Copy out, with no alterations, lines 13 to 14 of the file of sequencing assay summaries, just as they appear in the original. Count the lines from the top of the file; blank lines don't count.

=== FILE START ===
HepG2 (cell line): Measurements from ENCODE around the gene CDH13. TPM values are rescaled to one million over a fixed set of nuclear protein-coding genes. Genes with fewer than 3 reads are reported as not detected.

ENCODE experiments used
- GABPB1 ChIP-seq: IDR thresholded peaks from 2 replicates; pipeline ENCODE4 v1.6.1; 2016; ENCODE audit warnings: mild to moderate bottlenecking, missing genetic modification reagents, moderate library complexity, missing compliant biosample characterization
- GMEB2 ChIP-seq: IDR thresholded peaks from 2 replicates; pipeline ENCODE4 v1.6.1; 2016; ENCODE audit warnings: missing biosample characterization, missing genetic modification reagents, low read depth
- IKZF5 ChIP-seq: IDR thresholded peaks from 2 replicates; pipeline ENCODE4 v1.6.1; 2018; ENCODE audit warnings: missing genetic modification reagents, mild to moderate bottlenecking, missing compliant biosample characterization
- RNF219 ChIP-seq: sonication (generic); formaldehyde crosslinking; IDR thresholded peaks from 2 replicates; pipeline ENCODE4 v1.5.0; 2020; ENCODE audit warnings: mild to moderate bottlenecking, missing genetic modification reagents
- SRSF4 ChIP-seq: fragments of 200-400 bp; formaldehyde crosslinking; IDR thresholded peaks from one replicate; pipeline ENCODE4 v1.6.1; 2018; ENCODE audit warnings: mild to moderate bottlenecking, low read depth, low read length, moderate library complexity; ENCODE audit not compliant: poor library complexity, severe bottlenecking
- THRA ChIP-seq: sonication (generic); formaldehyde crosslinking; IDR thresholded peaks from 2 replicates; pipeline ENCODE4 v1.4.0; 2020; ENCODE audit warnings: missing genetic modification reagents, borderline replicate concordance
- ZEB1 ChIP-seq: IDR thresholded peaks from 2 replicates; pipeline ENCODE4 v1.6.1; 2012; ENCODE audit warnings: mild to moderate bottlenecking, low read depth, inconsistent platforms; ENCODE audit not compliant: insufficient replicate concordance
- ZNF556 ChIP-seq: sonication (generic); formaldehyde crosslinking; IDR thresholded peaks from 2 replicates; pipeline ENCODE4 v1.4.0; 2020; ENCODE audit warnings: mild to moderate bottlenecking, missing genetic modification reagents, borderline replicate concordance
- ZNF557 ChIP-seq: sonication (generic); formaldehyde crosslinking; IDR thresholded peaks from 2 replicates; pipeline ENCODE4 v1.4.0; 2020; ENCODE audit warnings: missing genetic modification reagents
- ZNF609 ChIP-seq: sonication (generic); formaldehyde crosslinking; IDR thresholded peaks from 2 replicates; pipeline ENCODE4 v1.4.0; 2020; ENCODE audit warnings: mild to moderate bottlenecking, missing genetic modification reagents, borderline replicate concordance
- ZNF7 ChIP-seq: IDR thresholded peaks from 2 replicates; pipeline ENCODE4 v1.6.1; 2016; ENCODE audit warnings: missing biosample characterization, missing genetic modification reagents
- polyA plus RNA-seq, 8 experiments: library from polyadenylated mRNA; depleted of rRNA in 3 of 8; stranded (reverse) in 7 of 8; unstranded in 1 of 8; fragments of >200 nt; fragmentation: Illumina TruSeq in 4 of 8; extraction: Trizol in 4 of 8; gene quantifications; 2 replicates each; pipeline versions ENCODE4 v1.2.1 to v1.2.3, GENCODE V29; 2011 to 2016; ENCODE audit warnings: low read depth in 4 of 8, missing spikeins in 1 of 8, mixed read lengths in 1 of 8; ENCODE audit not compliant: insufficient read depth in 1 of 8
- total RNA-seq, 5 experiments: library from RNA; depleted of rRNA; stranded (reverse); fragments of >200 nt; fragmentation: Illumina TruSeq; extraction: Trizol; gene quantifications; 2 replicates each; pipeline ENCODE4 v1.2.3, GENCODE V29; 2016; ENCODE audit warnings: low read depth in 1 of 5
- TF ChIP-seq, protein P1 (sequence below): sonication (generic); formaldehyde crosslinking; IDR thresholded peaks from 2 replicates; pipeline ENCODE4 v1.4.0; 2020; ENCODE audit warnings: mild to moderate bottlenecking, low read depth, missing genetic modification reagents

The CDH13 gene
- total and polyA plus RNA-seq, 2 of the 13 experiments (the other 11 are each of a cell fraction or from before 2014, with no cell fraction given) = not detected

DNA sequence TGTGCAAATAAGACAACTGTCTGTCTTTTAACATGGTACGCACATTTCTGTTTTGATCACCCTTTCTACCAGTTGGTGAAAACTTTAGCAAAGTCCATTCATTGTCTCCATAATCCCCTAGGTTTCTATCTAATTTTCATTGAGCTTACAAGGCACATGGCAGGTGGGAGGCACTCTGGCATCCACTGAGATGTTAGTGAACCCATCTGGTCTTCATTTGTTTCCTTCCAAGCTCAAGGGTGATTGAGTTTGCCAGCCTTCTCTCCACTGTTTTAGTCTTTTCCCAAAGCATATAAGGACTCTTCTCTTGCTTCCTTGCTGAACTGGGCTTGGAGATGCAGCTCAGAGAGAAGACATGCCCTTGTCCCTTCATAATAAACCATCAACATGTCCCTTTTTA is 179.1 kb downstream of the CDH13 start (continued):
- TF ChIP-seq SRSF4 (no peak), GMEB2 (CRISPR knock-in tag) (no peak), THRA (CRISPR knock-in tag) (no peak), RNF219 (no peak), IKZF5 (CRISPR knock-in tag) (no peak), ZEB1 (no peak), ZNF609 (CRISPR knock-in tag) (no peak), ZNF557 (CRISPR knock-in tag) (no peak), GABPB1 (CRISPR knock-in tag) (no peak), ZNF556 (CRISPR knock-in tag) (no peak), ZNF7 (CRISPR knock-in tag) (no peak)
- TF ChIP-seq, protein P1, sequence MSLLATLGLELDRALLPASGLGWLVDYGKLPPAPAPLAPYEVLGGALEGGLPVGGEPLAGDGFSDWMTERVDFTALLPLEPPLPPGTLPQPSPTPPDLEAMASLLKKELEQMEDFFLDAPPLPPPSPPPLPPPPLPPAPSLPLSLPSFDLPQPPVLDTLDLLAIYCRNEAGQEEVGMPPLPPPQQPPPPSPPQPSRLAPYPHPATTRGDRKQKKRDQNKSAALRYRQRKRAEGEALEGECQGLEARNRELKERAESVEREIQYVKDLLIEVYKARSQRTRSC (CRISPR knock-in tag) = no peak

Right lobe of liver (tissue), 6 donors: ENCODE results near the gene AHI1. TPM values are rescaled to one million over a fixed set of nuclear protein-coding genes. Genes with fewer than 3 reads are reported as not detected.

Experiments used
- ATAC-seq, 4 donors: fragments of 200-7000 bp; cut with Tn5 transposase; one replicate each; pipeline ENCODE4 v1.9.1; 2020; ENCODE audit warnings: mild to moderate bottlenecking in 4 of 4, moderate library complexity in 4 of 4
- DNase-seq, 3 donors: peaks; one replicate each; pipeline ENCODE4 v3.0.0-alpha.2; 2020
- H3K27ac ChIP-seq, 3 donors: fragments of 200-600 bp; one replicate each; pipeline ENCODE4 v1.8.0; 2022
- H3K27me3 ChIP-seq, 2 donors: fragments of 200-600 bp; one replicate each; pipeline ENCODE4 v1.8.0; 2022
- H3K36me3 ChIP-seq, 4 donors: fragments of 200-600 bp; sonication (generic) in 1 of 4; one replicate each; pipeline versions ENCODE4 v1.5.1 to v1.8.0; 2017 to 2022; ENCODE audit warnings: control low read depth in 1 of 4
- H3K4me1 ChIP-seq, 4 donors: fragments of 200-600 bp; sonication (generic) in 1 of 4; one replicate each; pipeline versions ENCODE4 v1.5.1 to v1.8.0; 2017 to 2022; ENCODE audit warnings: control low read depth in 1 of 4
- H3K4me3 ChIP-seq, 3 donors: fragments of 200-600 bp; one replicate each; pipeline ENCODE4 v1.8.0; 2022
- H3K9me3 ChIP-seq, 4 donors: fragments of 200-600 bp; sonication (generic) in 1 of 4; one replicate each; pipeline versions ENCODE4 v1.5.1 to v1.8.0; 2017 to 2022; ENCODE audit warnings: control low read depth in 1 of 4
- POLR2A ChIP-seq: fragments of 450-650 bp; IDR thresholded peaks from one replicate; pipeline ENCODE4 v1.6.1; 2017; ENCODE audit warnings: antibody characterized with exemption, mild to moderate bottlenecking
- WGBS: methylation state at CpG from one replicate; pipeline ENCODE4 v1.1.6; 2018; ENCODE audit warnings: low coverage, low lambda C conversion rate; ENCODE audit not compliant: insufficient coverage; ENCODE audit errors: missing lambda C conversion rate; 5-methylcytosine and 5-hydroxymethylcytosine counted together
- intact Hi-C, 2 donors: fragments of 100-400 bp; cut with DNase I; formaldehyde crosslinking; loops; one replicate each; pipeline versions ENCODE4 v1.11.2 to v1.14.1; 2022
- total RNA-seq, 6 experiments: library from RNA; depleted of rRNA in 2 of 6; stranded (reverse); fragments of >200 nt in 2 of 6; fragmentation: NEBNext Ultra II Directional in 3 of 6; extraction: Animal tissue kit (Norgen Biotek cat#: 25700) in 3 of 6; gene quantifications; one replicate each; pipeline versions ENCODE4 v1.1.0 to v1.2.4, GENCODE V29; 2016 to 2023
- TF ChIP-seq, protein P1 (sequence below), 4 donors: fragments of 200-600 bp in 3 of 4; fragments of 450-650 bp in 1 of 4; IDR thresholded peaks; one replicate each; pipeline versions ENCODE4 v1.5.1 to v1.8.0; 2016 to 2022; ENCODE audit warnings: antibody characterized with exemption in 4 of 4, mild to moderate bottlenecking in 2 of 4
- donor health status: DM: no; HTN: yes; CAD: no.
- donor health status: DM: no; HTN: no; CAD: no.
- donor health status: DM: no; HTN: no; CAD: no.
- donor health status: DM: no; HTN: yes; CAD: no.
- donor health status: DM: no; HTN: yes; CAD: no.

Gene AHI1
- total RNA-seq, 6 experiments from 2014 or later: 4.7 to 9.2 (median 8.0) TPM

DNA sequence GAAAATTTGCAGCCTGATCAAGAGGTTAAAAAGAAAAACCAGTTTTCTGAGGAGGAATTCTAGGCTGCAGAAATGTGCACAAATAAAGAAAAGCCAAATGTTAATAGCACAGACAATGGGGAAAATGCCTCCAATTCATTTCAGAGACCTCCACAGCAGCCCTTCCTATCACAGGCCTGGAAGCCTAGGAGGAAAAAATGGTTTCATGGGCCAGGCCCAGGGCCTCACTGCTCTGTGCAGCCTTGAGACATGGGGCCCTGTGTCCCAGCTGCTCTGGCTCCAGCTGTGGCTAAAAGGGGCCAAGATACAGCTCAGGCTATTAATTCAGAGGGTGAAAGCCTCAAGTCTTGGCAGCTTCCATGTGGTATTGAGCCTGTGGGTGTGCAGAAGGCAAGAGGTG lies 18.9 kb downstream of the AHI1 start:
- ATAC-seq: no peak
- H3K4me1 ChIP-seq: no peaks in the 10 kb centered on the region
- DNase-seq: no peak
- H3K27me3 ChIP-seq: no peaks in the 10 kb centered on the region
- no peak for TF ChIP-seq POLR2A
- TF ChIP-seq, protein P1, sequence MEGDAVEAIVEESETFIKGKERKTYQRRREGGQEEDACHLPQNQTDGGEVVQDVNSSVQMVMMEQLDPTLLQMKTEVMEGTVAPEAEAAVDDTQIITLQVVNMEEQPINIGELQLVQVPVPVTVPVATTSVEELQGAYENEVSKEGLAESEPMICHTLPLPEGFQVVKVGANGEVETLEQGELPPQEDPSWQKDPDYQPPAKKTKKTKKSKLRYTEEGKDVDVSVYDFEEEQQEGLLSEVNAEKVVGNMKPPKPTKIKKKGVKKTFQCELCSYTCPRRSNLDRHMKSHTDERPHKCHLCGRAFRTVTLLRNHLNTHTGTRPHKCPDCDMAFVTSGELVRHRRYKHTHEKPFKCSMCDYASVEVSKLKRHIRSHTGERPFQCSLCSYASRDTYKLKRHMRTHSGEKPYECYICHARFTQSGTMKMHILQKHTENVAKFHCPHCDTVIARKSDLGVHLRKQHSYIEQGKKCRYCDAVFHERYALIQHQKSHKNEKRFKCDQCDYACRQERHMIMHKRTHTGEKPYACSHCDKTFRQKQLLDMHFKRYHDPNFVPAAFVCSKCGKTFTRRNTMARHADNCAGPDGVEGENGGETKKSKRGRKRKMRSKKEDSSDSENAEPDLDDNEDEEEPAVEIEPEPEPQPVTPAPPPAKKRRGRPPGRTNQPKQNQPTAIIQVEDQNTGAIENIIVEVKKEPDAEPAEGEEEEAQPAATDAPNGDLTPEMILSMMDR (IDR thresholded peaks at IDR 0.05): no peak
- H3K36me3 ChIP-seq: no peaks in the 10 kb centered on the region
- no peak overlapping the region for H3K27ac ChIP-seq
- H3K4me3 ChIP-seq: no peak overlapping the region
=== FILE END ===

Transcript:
- ZNF7 ChIP-seq: IDR thresholded peaks from 2 replicates; pipeline ENCODE4 v1.6.1; 2016; ENCODE audit warnings: missing biosample characterization, missing genetic modification reagents
- polyA plus RNA-seq, 8 experiments: library from polyadenylated mRNA; depleted of rRNA in 3 of 8; stranded (reverse) in 7 of 8; unstranded in 1 of 8; fragments of >200 nt; fragmentation: Illumina TruSeq in 4 of 8; extraction: Trizol in 4 of 8; gene quantifications; 2 replicates each; pipeline versions ENCODE4 v1.2.1 to v1.2.3, GENCODE V29; 2011 to 2016; ENCODE audit warnings: low read depth in 4 of 8, missing spikeins in 1 of 8, mixed read lengths in 1 of 8; ENCODE audit not compliant: insufficient read depth in 1 of 8